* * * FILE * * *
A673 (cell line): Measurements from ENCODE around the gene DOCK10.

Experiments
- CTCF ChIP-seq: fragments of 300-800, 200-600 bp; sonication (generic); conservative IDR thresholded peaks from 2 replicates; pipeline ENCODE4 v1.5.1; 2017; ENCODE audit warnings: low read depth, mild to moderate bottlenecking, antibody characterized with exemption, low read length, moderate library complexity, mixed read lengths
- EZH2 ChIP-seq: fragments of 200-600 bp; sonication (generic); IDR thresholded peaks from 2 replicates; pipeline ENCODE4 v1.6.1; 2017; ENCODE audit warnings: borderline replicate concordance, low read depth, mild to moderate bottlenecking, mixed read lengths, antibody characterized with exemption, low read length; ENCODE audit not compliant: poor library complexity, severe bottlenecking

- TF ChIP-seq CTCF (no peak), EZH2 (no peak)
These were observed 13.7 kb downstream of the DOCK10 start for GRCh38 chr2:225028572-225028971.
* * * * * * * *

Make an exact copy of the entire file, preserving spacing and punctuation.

A673 (cell line): Measurements from ENCODE around the gene DOCK10.

Experiments
- CTCF ChIP-seq: fragments of 300-800, 200-600 bp; sonication (generic); conservative IDR thresholded peaks from 2 replicates; pipeline ENCODE4 v1.5.1; 2017; ENCODE audit warnings: low read depth, mild to moderate bottlenecking, antibody characterized with exemption, low read length, moderate library complexity, mixed read lengths
- EZH2 ChIP-seq: fragments of 200-600 bp; sonication (generic); IDR thresholded peaks from 2 replicates; pipeline ENCODE4 v1.6.1; 2017; ENCODE audit warnings: borderline replicate concordance, low read depth, mild to moderate bottlenecking, mixed read lengths, antibody characterized with exemption, low read length; ENCODE audit not compliant: poor library complexity, severe bottlenecking

- TF ChIP-seq CTCF (no peak), EZH2 (no peak)
These were observed 13.7 kb downstream of the DOCK10 start for GRCh38 chr2:225028572-225028971.